Tuesday, April 24, 2012

V is for...

VANISHED

For the letter V, I have invited my friend and Goucher College classmate to write a wee bit about vanishing.  Carrie knows a lot about this subject as she is the author of we is got him (The Overlook Press, 2011), the narrative nonfiction account of the first recorded ransom kidnapping in American history.  Not only is Carrie  a kick butt writer and researcher, she has been a wonderful support person for me.  (Writers sometimes need cheerleaders, and on occasion, Carrie waves the pom-poms for me when I want to throw in the towel.)
So, without further babbling on my part, here's Carrie...
Photo pulled from philly.com

Our collective pulse rises when we hear about a missing child. We are desensitized, many of us, to news of crimes against adults. But word of a missing child – anybody’s child – brings us pain. Why else do we look away from the faces posted on bulletin boards, containers or telephone poles?
When we see the word “Missing” on a flyer, we know that a picture will haunt us if we choose to look. Because a disappearance isn’t a death – it could be, but it might not be. Fiction is full of characters whose disappearances involve pilgrimages and quests for truth and justice. But as much as our culture is obsessed with the intersection of fantasy and reality, we know that sometimes the Dark Lord wins. Fearing the worst, we try our best to believe in fairy godmothers.
Faith in life, however, doesn’t offer the closure that death does. In 2001, a judge gave Stanley Patz that closure when he declared his son Etan, missing since 1979, legally dead. The re-emergence of Etan’s story in the press this week has sparked renewed interest in his family, who live in the same SoHo neighborhood as they did when their little boy disappeared. Eleven years after a judge pronounced Etan Patz legally dead, reporters are asking his parents to comment on new investigative leads. It seems to me that such public interest threatens any closure that the family has found. But that’s really none of my business, is it? Certainly the Patzes are defined by more than Etan’s death and stronger than society’s narrative gives them credit for.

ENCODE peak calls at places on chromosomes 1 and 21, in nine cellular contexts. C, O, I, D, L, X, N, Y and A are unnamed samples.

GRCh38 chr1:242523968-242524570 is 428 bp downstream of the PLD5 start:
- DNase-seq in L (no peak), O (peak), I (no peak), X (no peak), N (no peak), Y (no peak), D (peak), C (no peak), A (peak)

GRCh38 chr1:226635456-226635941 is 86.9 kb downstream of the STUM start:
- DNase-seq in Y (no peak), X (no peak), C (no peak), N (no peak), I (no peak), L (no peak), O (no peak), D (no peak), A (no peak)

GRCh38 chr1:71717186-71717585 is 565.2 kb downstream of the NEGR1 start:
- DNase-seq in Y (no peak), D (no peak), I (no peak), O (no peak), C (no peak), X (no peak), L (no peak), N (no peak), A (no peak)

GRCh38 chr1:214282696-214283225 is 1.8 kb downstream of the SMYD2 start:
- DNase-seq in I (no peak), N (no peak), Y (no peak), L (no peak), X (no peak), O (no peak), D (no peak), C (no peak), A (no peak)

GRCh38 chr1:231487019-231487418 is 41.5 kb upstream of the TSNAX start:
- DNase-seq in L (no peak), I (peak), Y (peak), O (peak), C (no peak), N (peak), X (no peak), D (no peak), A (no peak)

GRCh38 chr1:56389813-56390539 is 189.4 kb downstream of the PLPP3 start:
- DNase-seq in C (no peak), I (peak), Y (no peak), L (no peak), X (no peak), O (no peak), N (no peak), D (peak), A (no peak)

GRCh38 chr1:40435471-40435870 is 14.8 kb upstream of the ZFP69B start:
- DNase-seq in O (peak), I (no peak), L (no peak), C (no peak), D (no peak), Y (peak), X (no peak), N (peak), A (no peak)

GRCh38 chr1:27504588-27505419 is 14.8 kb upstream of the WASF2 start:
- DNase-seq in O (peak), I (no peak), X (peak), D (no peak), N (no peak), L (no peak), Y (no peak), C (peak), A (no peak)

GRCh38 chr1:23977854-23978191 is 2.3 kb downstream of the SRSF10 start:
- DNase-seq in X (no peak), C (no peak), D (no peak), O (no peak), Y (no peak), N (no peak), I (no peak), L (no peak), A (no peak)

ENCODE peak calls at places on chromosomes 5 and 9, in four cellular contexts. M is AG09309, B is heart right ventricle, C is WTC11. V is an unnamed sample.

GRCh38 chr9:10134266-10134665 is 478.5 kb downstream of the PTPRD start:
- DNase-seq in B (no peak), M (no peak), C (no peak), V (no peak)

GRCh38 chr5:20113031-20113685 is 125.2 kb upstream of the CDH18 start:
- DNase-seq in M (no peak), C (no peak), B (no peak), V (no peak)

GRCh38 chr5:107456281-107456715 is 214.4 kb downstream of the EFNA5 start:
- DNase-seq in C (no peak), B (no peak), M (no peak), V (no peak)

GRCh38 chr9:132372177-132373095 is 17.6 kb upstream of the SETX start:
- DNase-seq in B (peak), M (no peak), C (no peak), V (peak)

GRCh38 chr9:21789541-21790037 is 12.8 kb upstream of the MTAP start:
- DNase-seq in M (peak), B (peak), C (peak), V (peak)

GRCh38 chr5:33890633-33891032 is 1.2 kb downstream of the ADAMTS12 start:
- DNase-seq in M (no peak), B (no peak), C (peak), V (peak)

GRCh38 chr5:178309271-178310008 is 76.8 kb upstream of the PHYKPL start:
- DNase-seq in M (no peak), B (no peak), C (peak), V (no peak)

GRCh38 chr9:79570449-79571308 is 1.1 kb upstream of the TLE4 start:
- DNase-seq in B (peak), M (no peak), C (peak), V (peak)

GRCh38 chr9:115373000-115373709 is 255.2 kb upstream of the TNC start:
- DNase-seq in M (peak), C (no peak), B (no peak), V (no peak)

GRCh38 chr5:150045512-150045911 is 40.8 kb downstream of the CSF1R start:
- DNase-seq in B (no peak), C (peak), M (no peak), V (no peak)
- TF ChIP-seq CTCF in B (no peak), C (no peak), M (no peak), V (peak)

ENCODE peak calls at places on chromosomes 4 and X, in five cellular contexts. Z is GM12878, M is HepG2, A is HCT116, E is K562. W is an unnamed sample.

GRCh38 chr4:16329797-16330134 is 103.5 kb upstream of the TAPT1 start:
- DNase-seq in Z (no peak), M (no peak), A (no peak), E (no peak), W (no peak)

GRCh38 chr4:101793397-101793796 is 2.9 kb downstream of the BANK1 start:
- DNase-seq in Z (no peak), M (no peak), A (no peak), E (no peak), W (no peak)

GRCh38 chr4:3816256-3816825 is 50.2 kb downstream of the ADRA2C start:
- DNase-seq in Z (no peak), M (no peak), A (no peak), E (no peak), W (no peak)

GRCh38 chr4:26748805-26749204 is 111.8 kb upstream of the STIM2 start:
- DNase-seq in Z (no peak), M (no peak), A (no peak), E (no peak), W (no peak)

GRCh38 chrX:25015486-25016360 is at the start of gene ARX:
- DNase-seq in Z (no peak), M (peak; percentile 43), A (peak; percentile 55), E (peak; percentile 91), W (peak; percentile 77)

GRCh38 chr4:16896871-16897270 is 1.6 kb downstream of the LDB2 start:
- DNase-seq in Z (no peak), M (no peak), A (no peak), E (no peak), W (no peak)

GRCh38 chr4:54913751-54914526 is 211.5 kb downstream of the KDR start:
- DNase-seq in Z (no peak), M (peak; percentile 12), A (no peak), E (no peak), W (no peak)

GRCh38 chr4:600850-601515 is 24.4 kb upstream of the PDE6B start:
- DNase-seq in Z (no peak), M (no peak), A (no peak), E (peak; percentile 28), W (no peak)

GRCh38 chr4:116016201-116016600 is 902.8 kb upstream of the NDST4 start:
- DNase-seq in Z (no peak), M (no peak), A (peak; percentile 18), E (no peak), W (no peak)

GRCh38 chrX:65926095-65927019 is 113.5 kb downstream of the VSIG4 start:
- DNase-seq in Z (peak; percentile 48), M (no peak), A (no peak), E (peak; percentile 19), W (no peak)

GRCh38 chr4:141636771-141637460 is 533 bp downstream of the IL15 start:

What is my concern is my response to Etan’s legacy, the faces below signs of the “Missing.” If I vanish before their pictures, I am denying them my observations, my prayers, my faith in a closure to their stories.

Thanks Carrie!
Typically it is seven years before a missing person can legally be pronounced dead.  You can read about that here.
Questions?  Comments?  
If you like this, please share it on twitter, facebook, or print it for your 79 year old mother who doesn't own a computer.  Thanks!

12 comments:

  1. That continues to be such a sad case. I cannot even imagine how I would ever breath if I had no idea what happened to my child.

    ReplyDelete
  2. My first point of call today is a little off topic.

    As we near the end of the A to Z, I just wanted to say this is my favourite blog. Nowhere else has had me laughing, podering, near to tears and provoked so much thought.

    So a massive thank you for making the AtoZ bearable.

    On-Topic: I'll relate this to perception. I find it so odd how different your perceptions change when you become a parent.

    Before having kids, I hated kidnappers, paedos and rapists. Prior, I couldn't imagine the feelings, that come with reading a newspaper story of some sicko abusing a child, ever changing.

    How could you hate a type of person more?

    As it turns out, my perception of what hate was isn't what it is today. Today, hate is too weak of a word. Loath, detest, even terrify is most accurate post having kids.

    My overly long point here, is that the idea of my children being taken from me, somewhat terrifies me more than them "D-word-ing."

    Personally I try my best to look at these pictures we see. Not because I ever think I'll find a missing child, but if it happened to me, that extra 0.00000001% would mean the world to me.